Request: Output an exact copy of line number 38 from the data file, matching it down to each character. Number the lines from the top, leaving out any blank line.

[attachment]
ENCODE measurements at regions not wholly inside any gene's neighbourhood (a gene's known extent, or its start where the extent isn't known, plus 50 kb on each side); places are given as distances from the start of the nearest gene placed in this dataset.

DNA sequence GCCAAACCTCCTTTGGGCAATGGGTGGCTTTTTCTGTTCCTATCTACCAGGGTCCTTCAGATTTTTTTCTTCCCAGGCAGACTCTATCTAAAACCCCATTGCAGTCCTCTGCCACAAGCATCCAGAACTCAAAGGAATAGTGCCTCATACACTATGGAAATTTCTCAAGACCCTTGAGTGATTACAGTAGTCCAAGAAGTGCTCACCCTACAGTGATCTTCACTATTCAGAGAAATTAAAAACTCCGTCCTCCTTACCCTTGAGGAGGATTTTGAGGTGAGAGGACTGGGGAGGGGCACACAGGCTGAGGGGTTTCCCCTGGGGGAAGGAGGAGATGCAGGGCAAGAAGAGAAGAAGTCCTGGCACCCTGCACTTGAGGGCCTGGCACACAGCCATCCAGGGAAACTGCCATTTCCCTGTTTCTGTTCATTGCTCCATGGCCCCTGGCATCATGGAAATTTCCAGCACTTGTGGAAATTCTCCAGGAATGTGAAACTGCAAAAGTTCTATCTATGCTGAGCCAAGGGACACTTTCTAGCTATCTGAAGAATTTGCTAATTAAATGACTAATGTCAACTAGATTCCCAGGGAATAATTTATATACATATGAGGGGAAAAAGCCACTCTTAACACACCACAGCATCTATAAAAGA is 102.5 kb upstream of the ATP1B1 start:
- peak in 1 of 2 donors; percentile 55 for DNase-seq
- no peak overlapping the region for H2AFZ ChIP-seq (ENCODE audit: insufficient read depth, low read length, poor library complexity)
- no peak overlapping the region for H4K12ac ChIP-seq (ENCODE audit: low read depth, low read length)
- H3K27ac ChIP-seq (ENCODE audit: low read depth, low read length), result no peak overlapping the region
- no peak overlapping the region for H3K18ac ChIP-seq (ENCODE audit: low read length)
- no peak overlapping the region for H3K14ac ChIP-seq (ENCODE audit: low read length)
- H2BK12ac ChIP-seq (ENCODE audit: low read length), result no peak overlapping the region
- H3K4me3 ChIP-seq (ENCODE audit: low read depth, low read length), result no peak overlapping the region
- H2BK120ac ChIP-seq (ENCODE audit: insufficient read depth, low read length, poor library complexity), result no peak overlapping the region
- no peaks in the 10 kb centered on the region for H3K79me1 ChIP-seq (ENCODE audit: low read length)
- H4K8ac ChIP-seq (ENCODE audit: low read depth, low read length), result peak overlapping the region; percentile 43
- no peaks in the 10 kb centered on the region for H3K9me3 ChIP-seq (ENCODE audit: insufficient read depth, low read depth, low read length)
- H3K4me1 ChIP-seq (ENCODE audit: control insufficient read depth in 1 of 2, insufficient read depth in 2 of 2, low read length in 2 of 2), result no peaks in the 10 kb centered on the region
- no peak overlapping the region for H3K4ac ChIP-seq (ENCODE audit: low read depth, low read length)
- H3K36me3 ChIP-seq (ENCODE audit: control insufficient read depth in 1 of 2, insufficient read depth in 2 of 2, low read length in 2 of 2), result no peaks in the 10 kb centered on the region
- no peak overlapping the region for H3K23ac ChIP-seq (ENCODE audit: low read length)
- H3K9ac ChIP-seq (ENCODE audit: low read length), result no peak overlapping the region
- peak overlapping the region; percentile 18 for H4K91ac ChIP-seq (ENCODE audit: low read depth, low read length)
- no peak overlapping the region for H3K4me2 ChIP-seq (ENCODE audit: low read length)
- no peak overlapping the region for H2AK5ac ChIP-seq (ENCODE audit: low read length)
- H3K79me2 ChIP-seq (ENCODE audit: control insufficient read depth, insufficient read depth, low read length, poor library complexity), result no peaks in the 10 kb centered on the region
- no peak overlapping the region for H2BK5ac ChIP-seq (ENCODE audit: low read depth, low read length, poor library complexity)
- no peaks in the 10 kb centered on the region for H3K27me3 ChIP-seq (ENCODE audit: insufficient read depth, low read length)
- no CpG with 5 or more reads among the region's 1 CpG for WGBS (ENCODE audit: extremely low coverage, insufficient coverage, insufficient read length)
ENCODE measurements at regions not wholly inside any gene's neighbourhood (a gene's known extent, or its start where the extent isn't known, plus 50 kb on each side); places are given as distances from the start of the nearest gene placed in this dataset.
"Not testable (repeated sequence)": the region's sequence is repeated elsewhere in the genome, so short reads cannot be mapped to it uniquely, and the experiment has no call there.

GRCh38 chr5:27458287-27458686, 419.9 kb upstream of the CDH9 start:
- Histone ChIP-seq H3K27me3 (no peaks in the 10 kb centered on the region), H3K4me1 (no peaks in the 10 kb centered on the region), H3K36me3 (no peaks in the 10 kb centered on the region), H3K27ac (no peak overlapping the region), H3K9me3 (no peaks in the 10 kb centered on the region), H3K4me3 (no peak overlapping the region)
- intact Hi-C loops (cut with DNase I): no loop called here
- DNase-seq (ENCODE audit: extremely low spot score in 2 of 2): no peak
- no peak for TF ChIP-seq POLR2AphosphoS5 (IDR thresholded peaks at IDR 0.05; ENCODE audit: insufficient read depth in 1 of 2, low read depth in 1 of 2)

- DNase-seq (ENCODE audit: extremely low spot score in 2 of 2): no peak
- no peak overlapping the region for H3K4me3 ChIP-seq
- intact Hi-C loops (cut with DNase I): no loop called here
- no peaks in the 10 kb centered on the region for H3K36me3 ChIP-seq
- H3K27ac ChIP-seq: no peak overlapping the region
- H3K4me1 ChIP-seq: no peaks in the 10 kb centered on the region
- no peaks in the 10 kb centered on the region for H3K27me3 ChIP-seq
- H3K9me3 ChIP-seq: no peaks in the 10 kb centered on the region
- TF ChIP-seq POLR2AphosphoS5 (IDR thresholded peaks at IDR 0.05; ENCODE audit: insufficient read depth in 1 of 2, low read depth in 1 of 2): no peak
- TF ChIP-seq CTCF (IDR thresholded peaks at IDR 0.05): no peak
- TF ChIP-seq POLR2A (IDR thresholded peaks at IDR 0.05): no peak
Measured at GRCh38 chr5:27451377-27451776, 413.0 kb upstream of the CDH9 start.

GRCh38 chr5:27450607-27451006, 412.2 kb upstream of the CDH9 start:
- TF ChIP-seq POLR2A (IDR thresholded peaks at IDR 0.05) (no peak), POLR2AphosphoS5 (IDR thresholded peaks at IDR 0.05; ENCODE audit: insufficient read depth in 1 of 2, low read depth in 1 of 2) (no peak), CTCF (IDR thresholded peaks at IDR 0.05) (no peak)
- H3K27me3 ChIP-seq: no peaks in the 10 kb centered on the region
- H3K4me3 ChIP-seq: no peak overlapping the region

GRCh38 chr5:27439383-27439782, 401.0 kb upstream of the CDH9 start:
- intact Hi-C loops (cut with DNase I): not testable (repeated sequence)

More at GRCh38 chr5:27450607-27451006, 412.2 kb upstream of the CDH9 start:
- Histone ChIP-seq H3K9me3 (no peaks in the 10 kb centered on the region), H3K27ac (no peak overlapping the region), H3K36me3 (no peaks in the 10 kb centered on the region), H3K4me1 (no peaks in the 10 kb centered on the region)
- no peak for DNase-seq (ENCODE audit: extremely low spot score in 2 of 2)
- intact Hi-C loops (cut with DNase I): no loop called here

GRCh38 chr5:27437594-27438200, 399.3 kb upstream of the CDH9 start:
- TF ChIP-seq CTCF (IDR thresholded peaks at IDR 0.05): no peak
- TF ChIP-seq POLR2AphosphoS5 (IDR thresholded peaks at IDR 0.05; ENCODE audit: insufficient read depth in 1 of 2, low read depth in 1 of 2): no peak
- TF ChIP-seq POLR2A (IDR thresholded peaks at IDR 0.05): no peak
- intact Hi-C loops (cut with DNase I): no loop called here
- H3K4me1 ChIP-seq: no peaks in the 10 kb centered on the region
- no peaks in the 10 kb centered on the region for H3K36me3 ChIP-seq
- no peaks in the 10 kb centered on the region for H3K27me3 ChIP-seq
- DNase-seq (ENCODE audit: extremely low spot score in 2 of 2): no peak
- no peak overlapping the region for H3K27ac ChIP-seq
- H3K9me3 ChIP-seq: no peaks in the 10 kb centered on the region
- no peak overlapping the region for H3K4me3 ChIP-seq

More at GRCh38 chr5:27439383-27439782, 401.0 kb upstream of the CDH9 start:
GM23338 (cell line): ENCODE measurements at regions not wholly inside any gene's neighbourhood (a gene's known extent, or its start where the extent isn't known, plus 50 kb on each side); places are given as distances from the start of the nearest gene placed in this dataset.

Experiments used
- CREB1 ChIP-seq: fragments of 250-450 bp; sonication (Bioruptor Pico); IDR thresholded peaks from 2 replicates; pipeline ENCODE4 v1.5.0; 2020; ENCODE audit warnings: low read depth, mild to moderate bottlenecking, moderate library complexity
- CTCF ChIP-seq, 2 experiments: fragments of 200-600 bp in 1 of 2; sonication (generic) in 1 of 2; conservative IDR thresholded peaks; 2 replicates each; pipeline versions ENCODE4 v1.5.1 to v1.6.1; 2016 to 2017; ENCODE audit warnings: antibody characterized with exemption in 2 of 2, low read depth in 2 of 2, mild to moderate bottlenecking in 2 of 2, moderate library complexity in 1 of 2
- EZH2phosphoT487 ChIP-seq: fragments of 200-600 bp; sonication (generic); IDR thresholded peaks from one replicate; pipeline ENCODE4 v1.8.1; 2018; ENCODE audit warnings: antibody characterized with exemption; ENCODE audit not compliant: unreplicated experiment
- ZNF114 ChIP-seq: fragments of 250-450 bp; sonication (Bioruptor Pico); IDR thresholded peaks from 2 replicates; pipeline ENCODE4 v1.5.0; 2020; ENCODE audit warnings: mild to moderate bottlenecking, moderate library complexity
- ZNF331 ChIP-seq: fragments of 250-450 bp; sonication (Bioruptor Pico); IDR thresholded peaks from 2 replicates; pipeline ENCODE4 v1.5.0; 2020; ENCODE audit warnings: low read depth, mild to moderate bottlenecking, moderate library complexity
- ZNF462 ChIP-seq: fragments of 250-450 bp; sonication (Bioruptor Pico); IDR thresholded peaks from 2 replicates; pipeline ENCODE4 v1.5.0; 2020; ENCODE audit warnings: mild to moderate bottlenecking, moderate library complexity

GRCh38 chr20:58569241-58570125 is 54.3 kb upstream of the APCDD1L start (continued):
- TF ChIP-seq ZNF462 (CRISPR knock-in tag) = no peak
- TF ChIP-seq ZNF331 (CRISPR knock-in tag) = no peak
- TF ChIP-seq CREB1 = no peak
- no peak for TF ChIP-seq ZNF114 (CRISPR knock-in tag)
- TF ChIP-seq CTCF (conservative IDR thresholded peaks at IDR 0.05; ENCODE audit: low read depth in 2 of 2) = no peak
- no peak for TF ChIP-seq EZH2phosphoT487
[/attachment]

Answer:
- H3K27ac ChIP-seq: no peak overlapping the region